Lifting Weights Over Age 50!? Absolutely!

 Coach Rich (and member Bob) competing in a 2016 CrossFit competition.

Coach Rich (and member Bob) competing in a 2016 CrossFit competition.

Growing older can mean that some of the things you did when younger aren’t quite as possible anymore. 

When it comes to exercising, does that mean that certain fundamental movements, such as push-ups and sit-ups, are verboten? Are there certain types of exercises you should just never do again?

According to a recent article* that was floating around the interwebs, the answer would seem to be yes. On the list of exercises that someone over 50 shouldn’t do were weighted squats, high-intensity interval training, pushups, and burpees (among others). The rationale was that once you’ve reached that magical age, you are no longer able to perform these actions without irreparable harm to life and limb.

While the author’s concern for the elderly is admirable, is an outright ban on these actions justified?

Frankly, no. While the article does note that if you have medical issues you shouldn’t do these activities, it’s far too broad and ill-defined. 

Unless you have injuries or certain medical issues that preclude you from certain actions, there is no reason a 50, 60, or 70-year-old can’t do these activities.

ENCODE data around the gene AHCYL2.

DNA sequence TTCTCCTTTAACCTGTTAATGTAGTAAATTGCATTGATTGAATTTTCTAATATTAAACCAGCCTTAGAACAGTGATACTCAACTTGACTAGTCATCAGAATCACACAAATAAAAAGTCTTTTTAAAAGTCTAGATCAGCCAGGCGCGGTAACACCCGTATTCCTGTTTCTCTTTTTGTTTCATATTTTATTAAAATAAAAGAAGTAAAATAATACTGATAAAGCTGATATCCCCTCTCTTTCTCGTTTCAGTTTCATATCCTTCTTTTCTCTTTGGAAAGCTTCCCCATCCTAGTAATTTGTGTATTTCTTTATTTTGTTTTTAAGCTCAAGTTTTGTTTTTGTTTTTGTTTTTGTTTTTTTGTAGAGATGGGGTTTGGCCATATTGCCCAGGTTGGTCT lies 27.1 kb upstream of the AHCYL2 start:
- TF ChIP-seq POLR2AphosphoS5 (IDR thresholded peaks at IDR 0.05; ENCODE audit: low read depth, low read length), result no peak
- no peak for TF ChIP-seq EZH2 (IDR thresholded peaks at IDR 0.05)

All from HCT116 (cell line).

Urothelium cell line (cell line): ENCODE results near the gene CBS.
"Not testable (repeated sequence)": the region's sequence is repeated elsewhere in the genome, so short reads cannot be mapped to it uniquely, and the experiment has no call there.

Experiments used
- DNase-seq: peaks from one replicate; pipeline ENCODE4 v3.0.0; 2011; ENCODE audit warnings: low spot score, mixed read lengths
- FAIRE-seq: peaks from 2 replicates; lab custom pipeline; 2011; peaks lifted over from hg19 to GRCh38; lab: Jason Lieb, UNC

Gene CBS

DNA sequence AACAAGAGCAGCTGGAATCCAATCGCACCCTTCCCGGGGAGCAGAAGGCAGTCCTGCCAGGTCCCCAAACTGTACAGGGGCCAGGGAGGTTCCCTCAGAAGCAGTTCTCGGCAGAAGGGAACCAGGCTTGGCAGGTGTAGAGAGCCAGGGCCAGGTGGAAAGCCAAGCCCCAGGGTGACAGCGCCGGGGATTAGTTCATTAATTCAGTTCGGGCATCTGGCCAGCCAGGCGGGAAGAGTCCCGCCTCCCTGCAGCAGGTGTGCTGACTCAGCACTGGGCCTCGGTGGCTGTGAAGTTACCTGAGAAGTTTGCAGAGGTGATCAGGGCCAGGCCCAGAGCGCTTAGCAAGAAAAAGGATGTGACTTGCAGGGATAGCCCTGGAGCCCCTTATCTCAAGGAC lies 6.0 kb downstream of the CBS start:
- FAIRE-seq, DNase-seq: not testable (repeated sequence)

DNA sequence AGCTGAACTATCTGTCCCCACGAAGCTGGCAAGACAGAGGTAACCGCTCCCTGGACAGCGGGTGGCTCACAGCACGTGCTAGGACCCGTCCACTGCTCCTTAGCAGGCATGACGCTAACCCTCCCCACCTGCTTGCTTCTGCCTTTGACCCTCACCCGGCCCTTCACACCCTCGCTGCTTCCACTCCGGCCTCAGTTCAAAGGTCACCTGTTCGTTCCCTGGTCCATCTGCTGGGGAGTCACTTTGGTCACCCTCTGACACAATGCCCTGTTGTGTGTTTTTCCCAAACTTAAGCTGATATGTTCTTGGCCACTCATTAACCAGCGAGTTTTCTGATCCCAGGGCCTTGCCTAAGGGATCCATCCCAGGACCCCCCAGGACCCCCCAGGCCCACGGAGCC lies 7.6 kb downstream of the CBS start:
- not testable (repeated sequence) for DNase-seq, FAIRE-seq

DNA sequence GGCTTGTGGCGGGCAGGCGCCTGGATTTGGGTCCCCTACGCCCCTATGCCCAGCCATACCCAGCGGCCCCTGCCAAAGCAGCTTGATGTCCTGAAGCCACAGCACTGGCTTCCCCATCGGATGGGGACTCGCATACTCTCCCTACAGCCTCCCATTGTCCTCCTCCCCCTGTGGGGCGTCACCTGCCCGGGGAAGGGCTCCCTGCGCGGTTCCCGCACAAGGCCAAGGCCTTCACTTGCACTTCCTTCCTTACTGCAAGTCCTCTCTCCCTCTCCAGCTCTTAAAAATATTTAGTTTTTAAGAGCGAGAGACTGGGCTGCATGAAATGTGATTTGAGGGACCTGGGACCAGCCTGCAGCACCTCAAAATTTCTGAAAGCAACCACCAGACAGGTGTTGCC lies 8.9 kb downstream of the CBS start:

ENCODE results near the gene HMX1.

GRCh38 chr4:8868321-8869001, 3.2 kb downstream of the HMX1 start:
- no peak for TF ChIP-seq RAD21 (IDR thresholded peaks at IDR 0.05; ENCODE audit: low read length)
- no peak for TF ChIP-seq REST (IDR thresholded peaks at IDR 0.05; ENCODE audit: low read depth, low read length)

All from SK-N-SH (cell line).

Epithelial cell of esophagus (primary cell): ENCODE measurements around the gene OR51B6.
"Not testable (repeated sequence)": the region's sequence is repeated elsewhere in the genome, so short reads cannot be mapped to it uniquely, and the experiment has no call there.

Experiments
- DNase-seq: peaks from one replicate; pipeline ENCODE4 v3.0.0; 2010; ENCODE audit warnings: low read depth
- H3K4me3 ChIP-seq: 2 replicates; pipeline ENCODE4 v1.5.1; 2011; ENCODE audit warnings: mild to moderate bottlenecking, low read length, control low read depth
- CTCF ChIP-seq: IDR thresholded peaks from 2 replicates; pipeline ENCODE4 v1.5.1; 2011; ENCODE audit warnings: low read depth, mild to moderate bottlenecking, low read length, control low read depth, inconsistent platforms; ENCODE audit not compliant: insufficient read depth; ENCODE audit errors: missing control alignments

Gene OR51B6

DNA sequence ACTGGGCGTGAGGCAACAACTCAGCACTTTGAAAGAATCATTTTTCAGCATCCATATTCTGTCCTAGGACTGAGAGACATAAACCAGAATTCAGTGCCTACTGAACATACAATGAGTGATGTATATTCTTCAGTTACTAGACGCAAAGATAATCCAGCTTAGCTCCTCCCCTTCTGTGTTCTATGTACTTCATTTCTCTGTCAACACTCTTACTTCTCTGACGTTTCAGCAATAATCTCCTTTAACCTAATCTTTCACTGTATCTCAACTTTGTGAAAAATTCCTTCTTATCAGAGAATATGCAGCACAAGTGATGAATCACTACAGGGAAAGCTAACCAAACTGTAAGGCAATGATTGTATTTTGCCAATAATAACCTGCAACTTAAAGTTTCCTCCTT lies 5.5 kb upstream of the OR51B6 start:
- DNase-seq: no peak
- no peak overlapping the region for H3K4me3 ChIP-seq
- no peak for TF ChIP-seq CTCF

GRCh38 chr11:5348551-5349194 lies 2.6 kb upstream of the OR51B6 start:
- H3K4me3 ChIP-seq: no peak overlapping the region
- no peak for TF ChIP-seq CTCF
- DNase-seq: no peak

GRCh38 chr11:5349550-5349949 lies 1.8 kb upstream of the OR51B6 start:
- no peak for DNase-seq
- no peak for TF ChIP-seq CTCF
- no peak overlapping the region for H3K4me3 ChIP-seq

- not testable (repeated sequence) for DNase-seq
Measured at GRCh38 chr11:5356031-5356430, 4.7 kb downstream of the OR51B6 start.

The athletic needs of a young athlete and a senior athlete differ only by degree, not kind. Sure, an older person may not be able to lift as heavy as a 22-year-old college athlete, but a 50-year-old is just as capable of squatting with weight successfully and with the same benefits.

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Any person, no matter the age, without proper instruction has the potential to injure themselves. That’s why we make sure athletes are instructed on how to do each of these movements properly, and progressions are provided to anybody who isn't getting the components exactly right. But again, that goes for any exercise and anybody, regardless of age.

Let’s take the deadlift for example: This movement is fundamental for healthy living; it's how we pick stuff off the ground. If you’ve given up deadlifting, you've essentially declared yourself physically incompetent. It doesn’t have to be 500 pounds and every vein in your forehead popping out to be effective. Everybody should be practicing deadlifts, in some form or another, modifying as necessary to accommodate for restrictions or injuries. Same with squats, even with weight. As with most anything in life, use common sense when progressing upward.

Obviously, a person of any age should speak with a medical professional before beginning any strenuous exercise program. If you’ve been cleared to participate a good coach is going to instruct you on proper form and communicate with you as to your progress through each movement, monitoring and correcting your technique, and helping you make decisions on your progression.

 Screen Shot of the original article.

Screen Shot of the original article.

*Editor’s Note: The original article was edited and no longer forbids these movements. We’re excited to see that so many people understand the benefits of lifting weights - at ANY age!